"White Liars" and "Black Comedy" entertain audience but lack depth

Two one-act plays, “The White Liars" and "Black Comedy,” are currently showing at USC’s Lab Theatre as a double feature. Students Lane Christopher and Curtis Smoak each directed one show — Lane took on “The White Liars” while Smoak took the lead on “Black Comedy.”  

“The White Liars” plot had so many layers that it was difficult to follow. There were some points at which all four characters were doing something separate from one another on the stage, yet were all equally important for us to pay attention to. 

It was not easy to take in all of these things at once as an audience member. This may have been a conscious decision in order to communicate the convoluted events that arise out of messy lies, but there were times where there was simply too much going on to actually enjoy the play. 

However, the acting was rewarding to watch. Alex Long and Nicholas Good exploded off the stage in dynamic monologues that revealed how little we as an audience knew about them — and showed us how little we ever actually know about anybody, even those we love the most. 

While the show was overall well done and well received by the audience, it was not necessarily the kind of play that appeals to the masses. Some scenes had the audience rolling with laughter, but there were times at which the over-the-top comedy and the constant chaos made the play fall flat and overshadowed the poignant messages that were lying beneath the surface.

"Black Comedy" had similar threads with a plotline centered around elaborate lies and the consequences that come from them. The humor largely manifested itself in physical comedic acts as the show took place in an apartment with a blown fuse and the characters staggered around in the dark.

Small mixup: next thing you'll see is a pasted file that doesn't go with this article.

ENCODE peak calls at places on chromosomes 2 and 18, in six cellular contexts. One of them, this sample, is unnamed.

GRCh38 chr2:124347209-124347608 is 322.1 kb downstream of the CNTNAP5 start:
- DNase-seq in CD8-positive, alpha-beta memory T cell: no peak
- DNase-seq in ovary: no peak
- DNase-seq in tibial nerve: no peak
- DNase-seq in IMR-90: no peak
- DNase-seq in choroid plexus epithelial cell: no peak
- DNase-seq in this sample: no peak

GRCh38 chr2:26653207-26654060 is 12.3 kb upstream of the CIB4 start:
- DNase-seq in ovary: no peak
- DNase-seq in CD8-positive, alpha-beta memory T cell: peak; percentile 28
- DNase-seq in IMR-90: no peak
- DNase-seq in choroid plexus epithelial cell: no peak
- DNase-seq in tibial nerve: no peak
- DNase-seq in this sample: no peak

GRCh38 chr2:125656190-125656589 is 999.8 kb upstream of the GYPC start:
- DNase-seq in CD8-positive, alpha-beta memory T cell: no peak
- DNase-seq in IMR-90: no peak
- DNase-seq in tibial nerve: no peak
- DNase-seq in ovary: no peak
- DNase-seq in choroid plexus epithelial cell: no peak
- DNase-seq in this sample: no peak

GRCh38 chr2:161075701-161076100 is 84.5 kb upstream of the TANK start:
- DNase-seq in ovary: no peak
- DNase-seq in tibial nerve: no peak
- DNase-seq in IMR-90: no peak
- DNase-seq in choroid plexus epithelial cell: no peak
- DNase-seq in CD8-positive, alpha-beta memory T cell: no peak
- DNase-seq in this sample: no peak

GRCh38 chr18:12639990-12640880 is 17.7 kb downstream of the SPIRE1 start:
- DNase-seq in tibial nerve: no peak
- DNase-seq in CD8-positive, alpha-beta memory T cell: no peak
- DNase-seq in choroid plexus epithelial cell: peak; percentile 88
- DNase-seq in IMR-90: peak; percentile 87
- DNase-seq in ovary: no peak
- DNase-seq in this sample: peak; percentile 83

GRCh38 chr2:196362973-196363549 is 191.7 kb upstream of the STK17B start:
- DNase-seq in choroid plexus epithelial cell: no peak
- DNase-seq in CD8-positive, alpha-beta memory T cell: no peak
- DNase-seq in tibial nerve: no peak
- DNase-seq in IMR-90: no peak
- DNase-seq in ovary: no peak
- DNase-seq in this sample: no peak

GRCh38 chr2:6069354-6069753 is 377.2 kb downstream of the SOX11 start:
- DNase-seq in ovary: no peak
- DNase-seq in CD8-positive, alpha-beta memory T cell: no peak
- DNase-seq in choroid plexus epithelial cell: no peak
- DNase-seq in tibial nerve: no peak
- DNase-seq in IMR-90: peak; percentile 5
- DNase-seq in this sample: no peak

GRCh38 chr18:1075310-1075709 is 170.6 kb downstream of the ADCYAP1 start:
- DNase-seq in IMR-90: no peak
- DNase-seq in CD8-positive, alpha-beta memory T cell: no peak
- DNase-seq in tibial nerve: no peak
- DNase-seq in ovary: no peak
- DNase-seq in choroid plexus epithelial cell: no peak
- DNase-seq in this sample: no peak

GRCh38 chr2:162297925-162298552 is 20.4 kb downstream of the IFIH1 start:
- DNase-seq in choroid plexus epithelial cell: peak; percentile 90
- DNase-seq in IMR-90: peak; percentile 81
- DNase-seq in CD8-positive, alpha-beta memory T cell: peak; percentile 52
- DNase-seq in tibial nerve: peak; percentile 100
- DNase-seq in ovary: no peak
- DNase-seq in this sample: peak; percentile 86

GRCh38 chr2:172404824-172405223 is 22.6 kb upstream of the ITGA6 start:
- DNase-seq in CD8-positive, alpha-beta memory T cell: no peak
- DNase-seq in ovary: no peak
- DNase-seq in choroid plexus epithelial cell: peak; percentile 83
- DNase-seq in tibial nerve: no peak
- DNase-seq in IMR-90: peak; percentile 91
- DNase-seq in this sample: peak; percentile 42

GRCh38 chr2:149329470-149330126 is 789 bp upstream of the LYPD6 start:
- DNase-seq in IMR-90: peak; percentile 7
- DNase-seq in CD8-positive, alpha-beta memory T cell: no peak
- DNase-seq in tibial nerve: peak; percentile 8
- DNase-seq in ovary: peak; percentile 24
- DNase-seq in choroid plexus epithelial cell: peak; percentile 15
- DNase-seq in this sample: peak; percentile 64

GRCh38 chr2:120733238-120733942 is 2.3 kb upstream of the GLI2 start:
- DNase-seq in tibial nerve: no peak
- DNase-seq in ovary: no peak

Some characters attempted to cover their lies while others attempted to uncover the truth; some tried to hide their true nature in the darkness while others tried to create light and see people for what they really were. 

The actors poured themselves into the performance and the audience could feel that energy. We were wildly entertained by Brindsley Miller (Thomas Duncan) and his clumsy, somewhat uncomfortable navigation of the blacked-out apartment. Olivia Hensley did a stellar job as the clever, no-games girlfriend, and Owen Heckman’s smaller role as a lovable maintenance man brought light to a comedy set in total darkness.

The stage lighting was also particularly impressive in Black Comedy. The blackout was uniquely conveyed, fun to watch and added an underlying yet vital component to the show’s entertaining nature. 

Even though there were important ideas not quite breaking through, the double feature certainly made for an exciting night. “The White Liars” and “Black Comedy” were both written by Peter Shaffer, and told exaggerated stories of honesty and trust — or lack thereof — that kept the audience on its toes and filled the stage with loud humor and unhinged antics. 



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